After “Merchant”, this is the masterpiece of gay playwright Thornton Wilder “Our city” (May 12 – June 11), a poignant depiction of a shared human experience in the small town of Grover’s Corners, NH at the turn of the century Directed by director Alan Paul, production – postponed from February to May due to COVID – features a truly breathtaking array of local talent, including actors Sarah Marshall, Tom Story and Holly Twyford. Shakespearetheatre.org

In April, the Round House Theater launches the National Capital New Play Festival, an annual event celebrating new work by some of the country’s leading playwrights and new voices. Among the first is “It’s Not a Journey, It’s a Journey” by playwright Charly Evon Simpson (April 5-May 8). Four wildly disparate girlfriends leave New York and their cellphones behind for an eye-opening Grand Canyon road trip. Nicole A. Watson directs.

Another festival offering is Tim J. Lord’s “We declare you a terrorist…” (April 7-May 8), a tense thriller inspired by the 2002 Moscow Dubrovka theater crisis, in which Chechen rebels took hundreds of hostages with deadly results. Ryan Rilett and Jared Mezzocchi co-direct. Roundhousetheatre.org

At Tysons, 1st Stage presents Lisa B. Thompson’s “The Mamalogues” (April 21-May 8), a satirical comedy about three friends who share the joys, challenges, and anxieties of being single, middle-class black mothers in predominantly white suburbs. Angelisa Gillyard directs. 1ststage.org

Olney Theater Presents “Black Parade: a drag show in tribute to black music icons” (April 29). For one night only, the queens of color take to the stage for “fabulous parades, lip-syncing and dancing.”

In May, Olney presents “The joy that carries you” (May 11-June 12), a drama about an interracial couple in crisis by local drama team Awa Sal Secka and outgoing Dani Stoller art director Olney Jason Loewith and Kevin McAllister are co-directing.

And in June, Olney’s main stage travels to River City with Meredith Wilson’s “The Music Man” (June 17-July 24), the Broadway hit about a con artist whose best scam is posing as a boy band organizer in small-town America. Olney’s groundbreaking production is performed in American Sign Language and English is directed by Michael Baron and Sandra Mae Frank and features the formidable actor James Caverly who is deaf as a trusty man, Professor Harold Hill. Olneytheatre.org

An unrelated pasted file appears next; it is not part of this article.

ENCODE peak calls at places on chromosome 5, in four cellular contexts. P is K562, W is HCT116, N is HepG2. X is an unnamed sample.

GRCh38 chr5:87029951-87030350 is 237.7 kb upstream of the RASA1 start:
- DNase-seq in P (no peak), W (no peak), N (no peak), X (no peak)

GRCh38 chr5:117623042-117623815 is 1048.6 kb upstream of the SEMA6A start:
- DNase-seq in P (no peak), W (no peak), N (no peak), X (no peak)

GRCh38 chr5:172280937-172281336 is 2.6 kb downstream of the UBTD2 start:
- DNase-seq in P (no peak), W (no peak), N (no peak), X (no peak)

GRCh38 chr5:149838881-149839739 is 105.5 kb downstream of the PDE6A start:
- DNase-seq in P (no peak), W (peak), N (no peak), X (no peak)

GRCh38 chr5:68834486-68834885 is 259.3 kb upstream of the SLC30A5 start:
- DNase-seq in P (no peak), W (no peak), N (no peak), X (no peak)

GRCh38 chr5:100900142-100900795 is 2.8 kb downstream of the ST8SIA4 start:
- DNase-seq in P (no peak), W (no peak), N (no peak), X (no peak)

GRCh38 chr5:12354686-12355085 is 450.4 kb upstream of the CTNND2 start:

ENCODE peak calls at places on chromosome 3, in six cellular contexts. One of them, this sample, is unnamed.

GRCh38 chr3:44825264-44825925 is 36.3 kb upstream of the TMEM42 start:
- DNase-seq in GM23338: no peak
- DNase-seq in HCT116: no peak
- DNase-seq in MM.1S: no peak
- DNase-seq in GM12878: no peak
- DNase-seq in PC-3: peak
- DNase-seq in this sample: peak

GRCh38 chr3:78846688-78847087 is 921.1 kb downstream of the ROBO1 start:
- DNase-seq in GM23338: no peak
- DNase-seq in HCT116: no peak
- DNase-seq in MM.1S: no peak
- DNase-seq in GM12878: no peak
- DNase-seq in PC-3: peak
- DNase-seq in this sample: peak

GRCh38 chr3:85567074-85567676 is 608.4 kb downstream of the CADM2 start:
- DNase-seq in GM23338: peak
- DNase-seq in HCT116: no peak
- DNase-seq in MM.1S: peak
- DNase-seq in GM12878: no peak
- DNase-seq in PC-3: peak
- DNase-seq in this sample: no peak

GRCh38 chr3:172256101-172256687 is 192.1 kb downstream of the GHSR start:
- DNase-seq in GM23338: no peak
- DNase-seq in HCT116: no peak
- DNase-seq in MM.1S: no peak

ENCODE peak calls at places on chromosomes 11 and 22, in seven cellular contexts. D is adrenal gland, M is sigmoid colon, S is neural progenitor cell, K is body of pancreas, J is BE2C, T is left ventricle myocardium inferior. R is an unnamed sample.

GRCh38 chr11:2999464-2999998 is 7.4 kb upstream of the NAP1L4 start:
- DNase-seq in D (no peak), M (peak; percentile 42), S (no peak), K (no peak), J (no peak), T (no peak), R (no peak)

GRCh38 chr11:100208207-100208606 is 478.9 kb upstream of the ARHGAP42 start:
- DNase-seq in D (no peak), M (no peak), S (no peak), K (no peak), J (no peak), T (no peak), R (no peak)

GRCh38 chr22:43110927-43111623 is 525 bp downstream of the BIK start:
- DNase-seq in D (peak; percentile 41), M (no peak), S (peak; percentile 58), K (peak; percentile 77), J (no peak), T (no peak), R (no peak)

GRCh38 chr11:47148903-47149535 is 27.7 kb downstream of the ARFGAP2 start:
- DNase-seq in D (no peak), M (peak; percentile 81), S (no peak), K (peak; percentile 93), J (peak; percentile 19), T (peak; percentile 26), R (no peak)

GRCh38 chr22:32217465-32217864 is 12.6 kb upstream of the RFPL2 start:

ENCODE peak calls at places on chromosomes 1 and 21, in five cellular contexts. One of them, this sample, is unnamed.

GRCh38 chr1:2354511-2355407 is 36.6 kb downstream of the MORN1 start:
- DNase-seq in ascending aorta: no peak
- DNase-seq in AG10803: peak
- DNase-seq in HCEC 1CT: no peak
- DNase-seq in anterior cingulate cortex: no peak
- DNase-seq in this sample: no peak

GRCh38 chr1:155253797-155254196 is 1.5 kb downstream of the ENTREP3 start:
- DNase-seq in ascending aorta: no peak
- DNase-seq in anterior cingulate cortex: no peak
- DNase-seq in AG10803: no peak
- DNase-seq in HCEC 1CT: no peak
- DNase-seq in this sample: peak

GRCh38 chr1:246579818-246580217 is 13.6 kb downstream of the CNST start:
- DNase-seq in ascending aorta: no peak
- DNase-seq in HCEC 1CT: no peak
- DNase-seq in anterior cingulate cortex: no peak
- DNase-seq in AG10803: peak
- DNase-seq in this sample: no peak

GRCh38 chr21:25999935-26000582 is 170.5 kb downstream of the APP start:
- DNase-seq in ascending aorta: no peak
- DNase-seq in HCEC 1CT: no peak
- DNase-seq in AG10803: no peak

Studio Theater spins the witchy story of Salem Village on its ear with world premiere of Kimberly Belflower “John Proctor is the villain” (April 17-June 6). In present-day rural Georgia, high school kids read “The Crucible.” But the mission becomes too relevant when scandal rocks their town. Marti Lyons directs. Studiotheatre.org

At Théâtre J, spring brings “Nathan the Wise” (March 16-April 10). Here is the gist of the play: In 12th century Jerusalem, Jews, Christians and Muslims live side by side in peace. But when tensions inevitably rise, the ruling sultan asks which religion is most beloved by God. The Jewish merchant Nathan tries to answer the question. Adapted by Michael Bloom, Gotthold Ephraim Lessing’s 18th century fable is filled with mistaken identities, foiled romances and relationships across cultural and religious divides. Adam Immerwahr, artistic director of Théâtre J, directs.

And then it’s “Fires in the Mirror: Crown Heights, Brooklyn, and Other Identities” (June 9 to July 3). Originally brilliantly conceived, written and performed by Anna Deavere Smith, the documentary’s set time dates back to August 1991, when the racially divided neighborhood of Crown Heights erupted in riots after a child black was killed by a car in the motorcade of a prominent Orthodox rabbi and a white Jewish scholar was killed in retaliation. The work uses textual testimonials from individuals in the diverse community. January LaVoy is the only actress (she plays more than 25 characters) and she co-directs with Adam Immerwahr. Theatrej.org